Obviously, nutrition can’t be implicated in all of the difference since beef calves are with mama on the pasture and dairy calves are not with mama and are confined to a hutch or condo. But my experience tells me that nutrition does play a huge role. The more a calf is fed, the stronger she is and the stronger her immune system is. Many times I have seen dairy calves living in an apparently clean environment, yet the many of them were sick from either pneumonia or diarrhea. On the other hand, I have also seen calves that were fed on a high plane of nutrition that were able to avoid the same diseases despite many environmental challenges. Nutrition obviously impacts the immune system and its ability to fight off infectious disease.
There are other benefits to feeding calves well that are harder to see and even more difficult to measure. There are multiple studies that demonstrate between 1,000 lb and 3,000 lb milk production advantage in first-calf heifers fed a high plane of nutrition until weaning compared to calves fed conventionally. Recognize that the calves were only fed differently until weaning in these studies yet there were still dramatic increases in milk production for the well fed calves.
At first glance, I would agree that it is expensive to feed calves more milk replacer since, pound for pound, high quality milk replacer is the most expensive part of their diet. But after taking into account the efficiency of conversion of milk replacer, it becomes easy to understand why it makes sense to feed more of it.
Efficiency of conversion, or feed efficiency, refers to the percentage of intake that results in weight gain for the animal. A conventional 20/20 milk replacer diet has a feed conversion of about .37. A calf fed 2.5 gallons a day of a high quality milk replacer will have a feed conversion of .78. But how does that compare economically? Cost of milk replacer per pound of gain on a calf fed 1.5 gallons of typical milk replacer a day is about $4.58 per day. Cost per pound of gain of a calf fed 2.5 gallons of a high protein milk replacer is about $2.26. The reason for this is once you meet the maintenance requirements (calories required just to stay alive) for the calf, everything else it eats goes to gain. The more she eats, the cheaper the gain.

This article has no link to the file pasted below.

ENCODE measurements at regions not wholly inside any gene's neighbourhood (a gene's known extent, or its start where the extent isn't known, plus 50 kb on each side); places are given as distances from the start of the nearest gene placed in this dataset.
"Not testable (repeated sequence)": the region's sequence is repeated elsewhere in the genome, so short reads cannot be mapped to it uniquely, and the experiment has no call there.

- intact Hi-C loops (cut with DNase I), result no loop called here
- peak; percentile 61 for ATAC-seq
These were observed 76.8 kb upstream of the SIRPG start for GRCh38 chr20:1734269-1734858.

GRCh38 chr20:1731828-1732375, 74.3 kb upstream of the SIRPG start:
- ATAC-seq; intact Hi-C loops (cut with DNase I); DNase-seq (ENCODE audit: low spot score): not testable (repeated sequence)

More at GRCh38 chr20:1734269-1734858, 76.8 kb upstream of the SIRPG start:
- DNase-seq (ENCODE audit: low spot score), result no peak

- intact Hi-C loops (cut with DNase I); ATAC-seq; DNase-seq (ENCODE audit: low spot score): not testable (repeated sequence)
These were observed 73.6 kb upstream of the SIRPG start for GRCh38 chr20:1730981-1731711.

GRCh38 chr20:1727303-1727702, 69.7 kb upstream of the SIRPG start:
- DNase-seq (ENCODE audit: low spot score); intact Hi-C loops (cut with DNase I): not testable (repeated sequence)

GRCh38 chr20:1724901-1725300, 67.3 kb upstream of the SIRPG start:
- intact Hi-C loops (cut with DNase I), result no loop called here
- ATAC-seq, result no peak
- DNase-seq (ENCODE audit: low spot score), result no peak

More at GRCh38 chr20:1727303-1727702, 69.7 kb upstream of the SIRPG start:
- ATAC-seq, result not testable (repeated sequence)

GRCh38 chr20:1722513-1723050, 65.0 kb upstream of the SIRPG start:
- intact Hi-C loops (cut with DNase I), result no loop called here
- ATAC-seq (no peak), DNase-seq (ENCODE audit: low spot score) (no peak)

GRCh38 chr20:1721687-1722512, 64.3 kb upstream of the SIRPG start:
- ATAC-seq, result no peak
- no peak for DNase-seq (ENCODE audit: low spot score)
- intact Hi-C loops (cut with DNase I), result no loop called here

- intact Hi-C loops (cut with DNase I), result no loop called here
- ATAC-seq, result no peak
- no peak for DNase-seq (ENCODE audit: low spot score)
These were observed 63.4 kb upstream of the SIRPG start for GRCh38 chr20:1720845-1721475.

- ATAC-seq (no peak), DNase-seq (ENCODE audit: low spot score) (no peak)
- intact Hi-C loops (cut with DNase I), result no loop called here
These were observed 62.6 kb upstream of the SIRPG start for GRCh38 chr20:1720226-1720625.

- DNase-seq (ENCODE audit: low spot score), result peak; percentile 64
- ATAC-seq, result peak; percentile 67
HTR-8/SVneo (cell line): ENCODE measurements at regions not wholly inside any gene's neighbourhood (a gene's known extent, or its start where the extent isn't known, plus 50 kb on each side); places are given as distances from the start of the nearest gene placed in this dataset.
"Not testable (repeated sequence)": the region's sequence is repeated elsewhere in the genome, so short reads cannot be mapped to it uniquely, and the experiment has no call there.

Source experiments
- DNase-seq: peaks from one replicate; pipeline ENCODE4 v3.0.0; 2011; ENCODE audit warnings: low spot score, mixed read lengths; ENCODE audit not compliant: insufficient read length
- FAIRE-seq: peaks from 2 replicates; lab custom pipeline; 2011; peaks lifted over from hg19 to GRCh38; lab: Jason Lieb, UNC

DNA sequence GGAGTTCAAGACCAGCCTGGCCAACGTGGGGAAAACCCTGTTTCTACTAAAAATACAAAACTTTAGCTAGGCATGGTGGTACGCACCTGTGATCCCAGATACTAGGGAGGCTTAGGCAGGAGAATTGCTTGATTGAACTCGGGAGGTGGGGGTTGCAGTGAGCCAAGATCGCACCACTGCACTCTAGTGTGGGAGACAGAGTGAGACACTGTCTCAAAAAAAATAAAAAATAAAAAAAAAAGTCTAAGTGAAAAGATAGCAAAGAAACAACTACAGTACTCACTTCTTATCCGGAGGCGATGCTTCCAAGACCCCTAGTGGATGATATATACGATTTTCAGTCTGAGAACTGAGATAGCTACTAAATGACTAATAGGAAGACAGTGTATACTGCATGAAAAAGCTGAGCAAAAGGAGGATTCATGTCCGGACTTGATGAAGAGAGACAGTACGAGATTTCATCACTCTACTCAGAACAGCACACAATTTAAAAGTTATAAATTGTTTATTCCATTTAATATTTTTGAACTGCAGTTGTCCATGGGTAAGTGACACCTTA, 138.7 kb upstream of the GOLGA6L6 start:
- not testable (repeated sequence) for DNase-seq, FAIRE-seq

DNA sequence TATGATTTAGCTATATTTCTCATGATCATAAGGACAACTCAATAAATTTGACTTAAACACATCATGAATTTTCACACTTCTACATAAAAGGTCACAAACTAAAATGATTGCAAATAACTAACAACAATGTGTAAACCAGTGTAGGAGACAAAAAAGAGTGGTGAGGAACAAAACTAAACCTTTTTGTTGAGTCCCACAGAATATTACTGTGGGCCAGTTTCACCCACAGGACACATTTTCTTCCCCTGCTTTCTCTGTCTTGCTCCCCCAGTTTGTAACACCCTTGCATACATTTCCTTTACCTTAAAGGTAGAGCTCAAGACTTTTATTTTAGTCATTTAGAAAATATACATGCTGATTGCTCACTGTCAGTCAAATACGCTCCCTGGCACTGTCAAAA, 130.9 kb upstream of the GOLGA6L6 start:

Unfortunately, it’s not as simple as putting 5 quarts in front of the calf twice a day. Feeding this much milk would require at least 3 feedings a day and some individual attention since milk intake should increase gradually as the calf grows. Strict attention to detail must be adhered to when mixing the milk replacer. Most problems arise from poor hygiene, or improper temperature or concentration of the final mixture.
Faster growth allows for heifers to have better frame, reach breeding size earlier and freshen sooner. She enters the milking string earlier and starts to pay you back. If you are in expansion mode, this would allow for faster growth and if you are not, it allows for quicker genetic improvement of the herd by accelerating voluntary cull rate. Either way, feeding calves better makes sense, and also dollars.
There was fear and trembling within the last couple of years about a report that the Food and Drug Administration (FDA) was about to embark on a new nationwide endeavor. The FDA was set to test bulk tank samples for the presence of residues from 30 or so available drugs commonly used in dairy cattle. There was talk of milk recalls and a national public relations disaster for the dairy industry. So what ever happened with that? Soon, I think that the cow manure is going to hit the barn fan. The FDA went ahead with the testing as planned; only outcry from the dairy industry caused them to do the testing without making public the results until all of the testing had been completed. The testing has since been completed and, as I write this, a final report has not yet been released but should be at the end of January.